The Magazine

The First 100 Days

What a Kerry foreign policy might look like.

Oct 25, 2004, Vol. 10, No. 07 • By MARC GINSBERG
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"ATTITUDE ADJUSTMENT" and "anger management" both come to mind when one attempts to envisage the transition from a Bush to a Kerry foreign policy. And the changes wouldn't be merely matters of attitude. The first 100 days of a Kerry administration would represent a counterrevolution both in tone and in substance against the startling foreign policy departures ushered in four years ago.

The buzzwords of the Bush Doctrine would be swept away. Gone would be the "axis of evil" and "preemptive doctrine." Gone, too, would be "coalitions of the willing" and "old Europe." There would be a total housecleaning of ideologues who consider "alliance" a dirty word. Bush's "take it or leave it" unilateralism would give way to the greatest diplomatic charm offensive since Jackie Kennedy wowed Charles de Gaulle. Air Force One and Air Force Two would log a lot of global miles, particularly to Europe and a hostile Muslim world, in an effort to reverse the rising tide of anti-Americanism and put a new, fresh face on America's tattered world image.

However, those searching for an overarching Kerry foreign policy vision or doctrine would have to wait. Waging the "more effective" struggle against Islamic extremists that Kerry promises on campaign stops would have to suffice. A post-9/11 Democratic foreign policy that places American moral values on the same pedestal as American power, to strengthen international consensus and institutions to defeat terror, is still a work in progress.

Nevertheless, John Kerry is certain in his gut about what is right with his view of the world and what is wrong with George Bush's view. The two men have starkly different assessments of who the enemy is and what it will take to defeat him. A Kerry presidency would demonstrate that divide from the outset.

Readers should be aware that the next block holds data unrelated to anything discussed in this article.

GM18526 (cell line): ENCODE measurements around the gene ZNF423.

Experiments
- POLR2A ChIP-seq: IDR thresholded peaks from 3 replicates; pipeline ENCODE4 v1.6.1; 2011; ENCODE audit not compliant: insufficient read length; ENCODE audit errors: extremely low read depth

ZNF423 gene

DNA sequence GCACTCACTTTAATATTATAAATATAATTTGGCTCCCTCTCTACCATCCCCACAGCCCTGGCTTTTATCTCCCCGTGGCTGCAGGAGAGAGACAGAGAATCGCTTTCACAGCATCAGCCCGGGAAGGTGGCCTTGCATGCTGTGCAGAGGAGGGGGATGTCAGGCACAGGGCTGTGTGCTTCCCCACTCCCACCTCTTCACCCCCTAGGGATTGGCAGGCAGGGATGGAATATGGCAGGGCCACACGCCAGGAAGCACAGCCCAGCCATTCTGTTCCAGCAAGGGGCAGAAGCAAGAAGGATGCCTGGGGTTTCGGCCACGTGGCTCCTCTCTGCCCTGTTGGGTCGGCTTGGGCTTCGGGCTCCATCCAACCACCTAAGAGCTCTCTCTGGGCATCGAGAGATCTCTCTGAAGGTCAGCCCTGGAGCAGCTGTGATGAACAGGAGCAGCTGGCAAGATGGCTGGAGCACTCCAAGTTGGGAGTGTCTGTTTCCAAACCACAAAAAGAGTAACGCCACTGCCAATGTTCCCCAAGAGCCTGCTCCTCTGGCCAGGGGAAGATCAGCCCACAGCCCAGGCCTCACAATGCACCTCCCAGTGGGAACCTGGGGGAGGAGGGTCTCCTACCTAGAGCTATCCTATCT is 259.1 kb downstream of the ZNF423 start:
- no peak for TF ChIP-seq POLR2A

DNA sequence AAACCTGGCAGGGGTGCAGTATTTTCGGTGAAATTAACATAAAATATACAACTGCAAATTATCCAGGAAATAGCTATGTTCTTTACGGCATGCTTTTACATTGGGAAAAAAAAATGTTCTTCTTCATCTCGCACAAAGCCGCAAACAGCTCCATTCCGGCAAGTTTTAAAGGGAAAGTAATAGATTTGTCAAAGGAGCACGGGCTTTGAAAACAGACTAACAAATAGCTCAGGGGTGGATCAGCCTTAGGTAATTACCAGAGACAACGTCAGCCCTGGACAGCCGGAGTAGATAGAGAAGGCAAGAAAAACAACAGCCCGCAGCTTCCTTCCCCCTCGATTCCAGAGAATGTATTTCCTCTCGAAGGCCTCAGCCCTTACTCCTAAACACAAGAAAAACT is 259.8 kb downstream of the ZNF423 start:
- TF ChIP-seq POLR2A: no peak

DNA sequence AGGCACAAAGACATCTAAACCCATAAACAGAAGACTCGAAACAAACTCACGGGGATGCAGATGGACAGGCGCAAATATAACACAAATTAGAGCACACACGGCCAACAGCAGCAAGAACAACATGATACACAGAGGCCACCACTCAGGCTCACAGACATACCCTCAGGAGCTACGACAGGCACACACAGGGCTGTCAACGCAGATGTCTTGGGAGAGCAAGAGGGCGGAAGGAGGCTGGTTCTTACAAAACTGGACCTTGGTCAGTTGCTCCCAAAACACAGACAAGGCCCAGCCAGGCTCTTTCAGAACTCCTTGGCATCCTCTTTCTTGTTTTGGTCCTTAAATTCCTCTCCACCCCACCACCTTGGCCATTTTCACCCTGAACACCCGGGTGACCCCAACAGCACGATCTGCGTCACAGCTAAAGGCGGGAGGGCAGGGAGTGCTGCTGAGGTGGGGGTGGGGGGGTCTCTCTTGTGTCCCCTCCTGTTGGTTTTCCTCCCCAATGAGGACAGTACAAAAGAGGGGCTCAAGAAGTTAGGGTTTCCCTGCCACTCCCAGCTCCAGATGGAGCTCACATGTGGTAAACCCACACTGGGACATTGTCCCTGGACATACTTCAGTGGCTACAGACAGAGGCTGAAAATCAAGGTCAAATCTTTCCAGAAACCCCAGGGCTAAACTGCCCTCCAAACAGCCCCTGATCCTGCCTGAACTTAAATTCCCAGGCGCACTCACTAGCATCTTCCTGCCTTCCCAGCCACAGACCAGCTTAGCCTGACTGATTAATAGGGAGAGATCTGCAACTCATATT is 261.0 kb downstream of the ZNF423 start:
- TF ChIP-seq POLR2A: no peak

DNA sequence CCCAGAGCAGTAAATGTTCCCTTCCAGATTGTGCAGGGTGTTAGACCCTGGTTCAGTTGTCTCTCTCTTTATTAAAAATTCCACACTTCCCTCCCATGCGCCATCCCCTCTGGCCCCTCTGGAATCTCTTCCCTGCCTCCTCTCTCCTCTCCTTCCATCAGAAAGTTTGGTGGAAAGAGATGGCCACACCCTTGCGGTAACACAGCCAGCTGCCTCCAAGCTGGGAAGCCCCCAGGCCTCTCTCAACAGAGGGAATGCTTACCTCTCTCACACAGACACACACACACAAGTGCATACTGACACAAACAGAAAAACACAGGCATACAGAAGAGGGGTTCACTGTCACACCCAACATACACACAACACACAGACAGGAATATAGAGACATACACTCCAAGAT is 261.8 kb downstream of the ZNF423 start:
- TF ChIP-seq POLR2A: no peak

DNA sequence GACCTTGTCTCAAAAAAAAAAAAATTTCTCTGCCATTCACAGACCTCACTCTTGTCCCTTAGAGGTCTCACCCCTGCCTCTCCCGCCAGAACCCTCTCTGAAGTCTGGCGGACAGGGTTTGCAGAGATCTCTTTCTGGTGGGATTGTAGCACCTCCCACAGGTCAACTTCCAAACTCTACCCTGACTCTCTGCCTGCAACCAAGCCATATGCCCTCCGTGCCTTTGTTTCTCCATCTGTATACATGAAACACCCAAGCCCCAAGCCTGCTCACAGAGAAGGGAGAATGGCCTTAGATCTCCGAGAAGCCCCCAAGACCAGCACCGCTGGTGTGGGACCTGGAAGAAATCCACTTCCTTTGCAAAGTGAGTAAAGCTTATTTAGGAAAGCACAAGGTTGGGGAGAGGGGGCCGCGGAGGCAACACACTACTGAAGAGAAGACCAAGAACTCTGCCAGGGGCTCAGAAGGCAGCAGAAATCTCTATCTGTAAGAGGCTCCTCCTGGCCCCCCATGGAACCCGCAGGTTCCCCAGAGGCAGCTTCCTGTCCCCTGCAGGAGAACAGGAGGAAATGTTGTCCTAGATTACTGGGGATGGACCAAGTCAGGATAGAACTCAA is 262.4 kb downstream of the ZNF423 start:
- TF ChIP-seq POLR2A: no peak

In a major foreign policy address at UCLA last February, Kerry contrasted his foreign policy philosophy with the Bush Doctrine, with its good nations pitted against evil ones that promote terror. "The war on terror," Kerry said, "is not a clash of civilizations; it is a clash of civilization against chaos, of the best hopes of humanity against dogmatic fears of progress and the future."

In other words, in order to "drain the terror swamp," the United States will need to wage a holistic struggle within a unified global alliance determined to preserve order and peace, marshalling additional global resources to neutralize conditions that give rise to terrorism: failed and failing states and their attendant poverty, unemployment, disease, and despair. In Kerry's view, the United States alone cannot prevail, since terrorists are dependent less on state sponsors than on loose confederations and networks operating in environments that the United States alone cannot alter.

During their foreign policy debate in Florida, John Kerry focused his fire against the very core principles guiding the Bush administration's foreign policy: Iraq, Kerry insisted, constituted a "profound diversion" from the war on terror and the dangers posed by weapons of mass destruction and al Qaeda. Bush's assertive unilateralism, he said, has robbed the United States of global legitimacy and influence and accelerated the spread of malevolent anti-Americanism. According to Kerry, restoring global trust in America's moral values is a precondition for winning the ideological struggle that is fueling Islamic terrorism.

A president-elect Kerry would put in place a Democratic national security team sobered by the vital necessity of reorienting American national security objectives. Their goals would be to successfully end the American occupation of Iraq and to focus on combating Islamic terrorism and the threat posed by WMD. The people who would be members of this team are neither callow nor lacking in intent or conviction. Rather, they are an experienced and talented group, well known to allies and adversaries alike. Most held major positions in the Clinton administration and have been chomping at the bit to restore respect for America's military and economy, and to regain global admiration for America's values.

Expect a President Kerry's inaugural address to reflect his determination to realign America's global objectives and its values, without sacrificing its right to act alone when necessary. Guided by his belief that America has dangerously abandoned its moral compass, the new president would outline a series of foreign policy initiatives reflecting his commitment to forge a new international alliance against terrorism. He would take the same message fairly quickly to the United Nations.

There would, however, be no honeymoon for the Kerry foreign policy team. It would inherit a quagmire in Iraq, uncertain and messy, along with real terror threats from al Qaeda and loosely affiliated offspring, and the twin threats posed by Iran's and North Korea's acquisition and potential dissemination of WMD.